Sunday, September 28, 2008

Arts Cuts – a niche issue?

"I think when ordinary working people come home, turn on the TV and see a gala of a bunch of people at, you know, a rich gala all subsidized by taxpayers claiming their subsidies aren't high enough, when they know those subsidies have actually gone up – I'm not sure that's something that resonates with ordinary people." — Stephen Harper

The arts and cultural sector in Canada makes a significant contribution to the economy and it employs hundreds of thousands of workers. Employment growth in this sector has outpaced the growth of Canada’s other workforces during the last few decades. It is estimated that Canadian arts is an eighty-five billion dollar industry. This money supports not only artists, but so-called “ordinary” people whose own professions are tied to the health of this industry.

Despite Harper’s view that we artsy-types frequently attend ritzy galas, (which by the way, are privately funded and not supported by taxpayers), earnings are generally lower for cultural workers than the rest of the labour force. As Statistics Canada states, “for every successful creative and performing artist there are many with earnings below those of the average Canadian worker.” Artists have never been part of the elite rich. There are a few exceptions, those who have become moderately wealthy, but they don’t receive grants. The grants are there to keep organizations afloat and support individuals who otherwise would be unable to pursue their creative goals.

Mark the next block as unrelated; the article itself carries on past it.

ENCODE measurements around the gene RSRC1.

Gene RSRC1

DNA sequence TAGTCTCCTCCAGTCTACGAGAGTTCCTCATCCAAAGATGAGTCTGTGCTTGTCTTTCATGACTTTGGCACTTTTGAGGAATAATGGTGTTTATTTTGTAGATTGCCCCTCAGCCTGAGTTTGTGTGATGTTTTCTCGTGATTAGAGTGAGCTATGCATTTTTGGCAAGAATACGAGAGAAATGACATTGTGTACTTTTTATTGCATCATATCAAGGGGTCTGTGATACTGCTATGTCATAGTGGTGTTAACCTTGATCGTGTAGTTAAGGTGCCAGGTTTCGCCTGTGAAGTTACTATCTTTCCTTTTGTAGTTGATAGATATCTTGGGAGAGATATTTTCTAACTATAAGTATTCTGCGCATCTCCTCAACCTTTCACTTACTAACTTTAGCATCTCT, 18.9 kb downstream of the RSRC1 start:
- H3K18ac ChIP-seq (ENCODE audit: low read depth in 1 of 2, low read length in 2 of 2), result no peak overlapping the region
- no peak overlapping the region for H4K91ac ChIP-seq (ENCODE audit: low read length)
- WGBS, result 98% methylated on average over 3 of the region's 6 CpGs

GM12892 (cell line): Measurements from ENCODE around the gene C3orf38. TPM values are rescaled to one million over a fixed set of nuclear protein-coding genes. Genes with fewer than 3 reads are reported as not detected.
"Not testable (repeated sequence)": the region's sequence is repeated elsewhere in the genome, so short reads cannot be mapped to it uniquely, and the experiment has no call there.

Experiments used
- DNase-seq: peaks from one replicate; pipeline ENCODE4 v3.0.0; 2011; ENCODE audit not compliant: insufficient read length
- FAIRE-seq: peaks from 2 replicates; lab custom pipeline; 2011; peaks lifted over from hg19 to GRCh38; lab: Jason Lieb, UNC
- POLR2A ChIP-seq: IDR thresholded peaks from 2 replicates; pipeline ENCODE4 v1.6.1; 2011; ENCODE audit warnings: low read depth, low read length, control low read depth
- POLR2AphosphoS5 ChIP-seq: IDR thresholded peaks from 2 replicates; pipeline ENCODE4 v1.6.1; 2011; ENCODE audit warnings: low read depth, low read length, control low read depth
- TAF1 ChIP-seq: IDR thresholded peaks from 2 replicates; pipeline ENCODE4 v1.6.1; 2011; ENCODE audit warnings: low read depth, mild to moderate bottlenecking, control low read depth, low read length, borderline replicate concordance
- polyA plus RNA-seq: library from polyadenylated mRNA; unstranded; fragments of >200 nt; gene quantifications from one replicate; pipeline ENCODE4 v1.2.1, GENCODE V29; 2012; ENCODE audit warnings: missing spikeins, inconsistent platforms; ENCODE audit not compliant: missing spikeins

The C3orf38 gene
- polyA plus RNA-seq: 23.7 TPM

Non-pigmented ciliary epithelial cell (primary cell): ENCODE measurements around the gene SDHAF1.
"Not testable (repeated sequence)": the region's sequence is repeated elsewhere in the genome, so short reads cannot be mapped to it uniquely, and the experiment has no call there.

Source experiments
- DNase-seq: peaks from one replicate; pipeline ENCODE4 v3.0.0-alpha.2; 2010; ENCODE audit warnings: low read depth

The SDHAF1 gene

I can’t help but think that Harper wants to jeopardize an estimated six hundred thousand cultural jobs, and the billions of dollars they create, because artists don’t support him. Of course this is a generalization, but more artists than not are left of centre. Is it a coincidence that the majority of arts related jobs are in Quebec and Ontario? These two provinces, more than any others, have rejected the conservative government and now he is punishing the naughty constituents. No doubt his public spanking will backfire when he realizes that the majority of Canadians, and not just those from Quebec and Ontario, view the arts as an essential part of our heritage and our economy.